Jamaica’s national football team seeks a fast track to success
Like most children who grew up in Jamaica, Alvas Powell’s first sport was track and field.
âI was a sprinter,â said the Philadelphia Union defenseman. “But I couldn’t win any races.”
There is no shame in that. With Jamaican sprinters winning eight medals in Tokyo, the tiny island of 2.9 million has won 86 Olympic medals in athletics, more per capita than any other country in the world.
If Cubans were born to play baseball and Italians to sing opera, Jamaicans were born to run fast. And if they’re not fast enough, there’s always football.
âWhen I was younger I started with the track. I was doing 100 meters, âsaid Galaxy defenseman Oniel Fisher. âBut I didn’t like the idea of ââgetting up for a run every morning. That’s when I wanted to see what else was there for me and I started playing [soccer].
âWe’re born athletes, you know, so it’s easy to adapt. “
This proved to be a huge asset for the Jamaica national soccer team, which meets the undefeated United States on Thursday in Austin, Texas in a CONCACAF World Cup qualifier. Jamaica have only appeared once in the World Football Championship, in 1998, and won just two games in the final round of qualifying this century, leaving them far behind the track and field program of the country.
But Jamaica’s status as a sprinting power has paid off for the national soccer team by providing inspiration and attracting coaches and sponsors with deep pockets to the island. It also gave birth to thinly veiled jealousy.
âThe most important thing for us is to put our country in a better place from a football point of view. Put us on the football cards, not the track. We want to get there, where people know Jamaica is a football country, âFisher said.
Midfielder Kemar Lawrence, who plays in MLS with Toronto FC, agreed.
âWe love our sprinters. We were happy that you could score us and say ‘these guys are fast,’ said Lawrence, whose 64 appearances for the national team are second among active players. âBut if we don’t take care of the business on the ground, we’ll never get that respect.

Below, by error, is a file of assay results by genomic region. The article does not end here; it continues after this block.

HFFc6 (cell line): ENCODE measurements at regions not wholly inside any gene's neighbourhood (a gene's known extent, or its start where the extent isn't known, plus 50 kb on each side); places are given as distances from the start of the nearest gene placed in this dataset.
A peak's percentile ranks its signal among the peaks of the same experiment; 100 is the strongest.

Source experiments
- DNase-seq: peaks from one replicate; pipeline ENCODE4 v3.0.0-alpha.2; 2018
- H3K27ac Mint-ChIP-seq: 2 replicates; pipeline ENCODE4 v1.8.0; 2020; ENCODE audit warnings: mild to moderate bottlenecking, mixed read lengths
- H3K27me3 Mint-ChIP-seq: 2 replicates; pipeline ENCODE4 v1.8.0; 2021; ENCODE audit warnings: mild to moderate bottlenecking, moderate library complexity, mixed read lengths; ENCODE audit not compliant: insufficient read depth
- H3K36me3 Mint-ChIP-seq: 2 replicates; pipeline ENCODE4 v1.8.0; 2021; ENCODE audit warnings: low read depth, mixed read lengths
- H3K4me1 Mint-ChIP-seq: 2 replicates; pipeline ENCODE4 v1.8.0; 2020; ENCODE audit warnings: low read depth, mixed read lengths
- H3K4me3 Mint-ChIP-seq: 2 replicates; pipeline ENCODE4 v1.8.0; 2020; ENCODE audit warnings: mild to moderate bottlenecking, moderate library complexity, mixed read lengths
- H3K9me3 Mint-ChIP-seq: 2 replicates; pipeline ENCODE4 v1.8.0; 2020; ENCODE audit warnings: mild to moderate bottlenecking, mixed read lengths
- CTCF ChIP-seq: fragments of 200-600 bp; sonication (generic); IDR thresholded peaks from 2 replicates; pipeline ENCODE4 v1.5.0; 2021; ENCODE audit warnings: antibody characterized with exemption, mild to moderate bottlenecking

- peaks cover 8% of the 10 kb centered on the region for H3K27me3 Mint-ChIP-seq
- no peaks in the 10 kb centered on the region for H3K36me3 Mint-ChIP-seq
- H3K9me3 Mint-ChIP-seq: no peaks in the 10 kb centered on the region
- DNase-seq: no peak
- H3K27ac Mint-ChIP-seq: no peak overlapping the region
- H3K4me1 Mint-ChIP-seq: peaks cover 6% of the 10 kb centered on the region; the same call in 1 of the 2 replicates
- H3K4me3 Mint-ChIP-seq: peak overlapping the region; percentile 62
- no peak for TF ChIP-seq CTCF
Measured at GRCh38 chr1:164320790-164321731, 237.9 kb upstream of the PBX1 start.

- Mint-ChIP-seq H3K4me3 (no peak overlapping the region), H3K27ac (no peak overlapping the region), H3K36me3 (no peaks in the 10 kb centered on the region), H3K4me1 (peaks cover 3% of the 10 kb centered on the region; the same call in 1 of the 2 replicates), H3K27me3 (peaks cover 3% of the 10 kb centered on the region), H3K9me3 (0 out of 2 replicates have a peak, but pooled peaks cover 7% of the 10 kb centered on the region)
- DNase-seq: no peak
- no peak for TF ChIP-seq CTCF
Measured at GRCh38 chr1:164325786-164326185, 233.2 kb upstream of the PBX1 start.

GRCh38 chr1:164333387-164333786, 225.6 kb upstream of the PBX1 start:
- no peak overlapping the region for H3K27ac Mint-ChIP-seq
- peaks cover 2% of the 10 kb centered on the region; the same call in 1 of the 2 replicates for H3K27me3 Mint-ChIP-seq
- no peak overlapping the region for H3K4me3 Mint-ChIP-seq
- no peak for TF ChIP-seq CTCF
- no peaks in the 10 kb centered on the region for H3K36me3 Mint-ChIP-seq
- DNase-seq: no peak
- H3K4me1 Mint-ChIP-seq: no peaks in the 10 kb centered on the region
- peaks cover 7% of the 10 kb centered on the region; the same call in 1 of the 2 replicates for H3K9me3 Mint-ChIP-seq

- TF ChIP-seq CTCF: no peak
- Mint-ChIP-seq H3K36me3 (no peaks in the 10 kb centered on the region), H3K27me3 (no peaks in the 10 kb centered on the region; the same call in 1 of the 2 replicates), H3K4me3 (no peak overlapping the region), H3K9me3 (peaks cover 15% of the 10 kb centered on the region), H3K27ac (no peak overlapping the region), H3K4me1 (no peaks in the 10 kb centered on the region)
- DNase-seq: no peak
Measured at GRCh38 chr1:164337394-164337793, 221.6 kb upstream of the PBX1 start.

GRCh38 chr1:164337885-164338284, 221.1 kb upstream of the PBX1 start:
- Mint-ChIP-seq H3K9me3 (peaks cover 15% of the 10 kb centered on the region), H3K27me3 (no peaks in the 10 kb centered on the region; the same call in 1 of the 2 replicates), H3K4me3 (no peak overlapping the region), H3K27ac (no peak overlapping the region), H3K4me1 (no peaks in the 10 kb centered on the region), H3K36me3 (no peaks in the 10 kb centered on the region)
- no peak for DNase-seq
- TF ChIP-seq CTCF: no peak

âOur sprinters went out there and got the job done. They won their gold medals. We just have to do the same. We have to go out and play great football and show people what we’re good at. “
Coming back to the World Cup is necessary for this to happen, especially after the women’s team made their World Cup debut two years ago in France. And while the qualifying campaign is not off to a good start – the Reggae Boyz (0-2-1) are winless in three games – the fact that they are taking part in the tournament is worth celebrating as Jamaica has failed. won. a match in the last round of the World Cup qualifiers since 2002.
âEvery great thing has to start somewhere,â Lawrence said. âThe guys in ’98 gave us a plan and showed us how to get there. It’s unfortunate that it took us so long to really fight again. But I feel like this is just the start.
Part of the reason for that confidence, Lawrence said, is that 16 of the 20 men on Jamaica’s roster play for foreign clubs. In 1998, 14 of the World Cup team’s players played in the Jamaican National Premier League.
“The caliber of players that we have now, they play [on] best teams in England, Germany or MLS, âsaid Lawrence, one of six MLS players in the Jamaican squad. “When you play [on] a team with a bigger name, you play with more quality players, so you learn more and that carries over when they come to play with Jamaica.
It’s a double-edged sword, because as the country’s profile in international football grows, Jamaica is no longer taken lightly.
“They are a tough team,” said USA coach Gregg Berhalter, who is wary of Jamaica’s speed on the counterattack. âIt’s a tough team to break.
âI expect there will be urgency with Jamaica. We know it’s a good team, we know it’s a physical team. And we know there are challenges they bring.
The Americans (1-0-2) will be deprived of two of their biggest attacking threats on Thursday with Chelsea’s Christian Pulisic and Borussia Dortmund’s Gio Reyna. Both are injured. Jamaica, meanwhile, will be without West Ham forward Michail Antonio, who has raised travel issues in his decision not to make the three playoffs in October.
This will add to the challenges for a team of sprinters who have stumbled out of blocks and are quickly running out of time to level up.
âThe future is here, now. So we have to put everything in place now, âsaid Powell, one of 12 players on the Jamaican roster who will be over 30 when the final round of qualifying for the next World Cup begins. âAnd right now we’re in the wrong place.
âWe just have to keep believing in it. Qualified for the World Cup, we know what it means for the country, what it means for us. So it’s now or never for us.
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